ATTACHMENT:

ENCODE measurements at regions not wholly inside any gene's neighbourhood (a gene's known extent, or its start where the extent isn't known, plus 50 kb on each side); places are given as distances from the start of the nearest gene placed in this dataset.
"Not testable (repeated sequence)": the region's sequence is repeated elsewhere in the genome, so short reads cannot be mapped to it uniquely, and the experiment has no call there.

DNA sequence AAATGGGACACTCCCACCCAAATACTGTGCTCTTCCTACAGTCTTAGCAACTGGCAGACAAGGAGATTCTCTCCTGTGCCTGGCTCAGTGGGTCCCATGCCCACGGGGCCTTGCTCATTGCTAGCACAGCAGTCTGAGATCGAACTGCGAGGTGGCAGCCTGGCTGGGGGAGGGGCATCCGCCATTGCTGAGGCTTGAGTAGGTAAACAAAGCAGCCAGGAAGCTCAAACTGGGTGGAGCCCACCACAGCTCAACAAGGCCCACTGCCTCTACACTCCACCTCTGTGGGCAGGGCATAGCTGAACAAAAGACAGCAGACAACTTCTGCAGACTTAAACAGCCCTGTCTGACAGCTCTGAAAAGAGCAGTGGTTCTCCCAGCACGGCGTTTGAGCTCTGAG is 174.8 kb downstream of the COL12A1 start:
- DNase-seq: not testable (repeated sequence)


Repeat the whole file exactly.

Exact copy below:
ENCODE measurements at regions not wholly inside any gene's neighbourhood (a gene's known extent, or its start where the extent isn't known, plus 50 kb on each side); places are given as distances from the start of the nearest gene placed in this dataset.
"Not testable (repeated sequence)": the region's sequence is repeated elsewhere in the genome, so short reads cannot be mapped to it uniquely, and the experiment has no call there.

DNA sequence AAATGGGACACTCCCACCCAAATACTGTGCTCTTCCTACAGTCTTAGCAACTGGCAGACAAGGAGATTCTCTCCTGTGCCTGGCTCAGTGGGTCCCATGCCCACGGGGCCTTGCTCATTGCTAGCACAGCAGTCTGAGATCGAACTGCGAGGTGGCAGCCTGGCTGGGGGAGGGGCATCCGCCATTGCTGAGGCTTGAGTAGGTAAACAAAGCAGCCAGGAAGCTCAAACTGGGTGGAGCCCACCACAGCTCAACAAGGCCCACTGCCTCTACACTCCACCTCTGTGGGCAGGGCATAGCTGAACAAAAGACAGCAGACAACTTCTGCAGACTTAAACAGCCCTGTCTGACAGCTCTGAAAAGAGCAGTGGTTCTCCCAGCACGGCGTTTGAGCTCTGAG is 174.8 kb downstream of the COL12A1 start:
- DNase-seq: not testable (repeated sequence)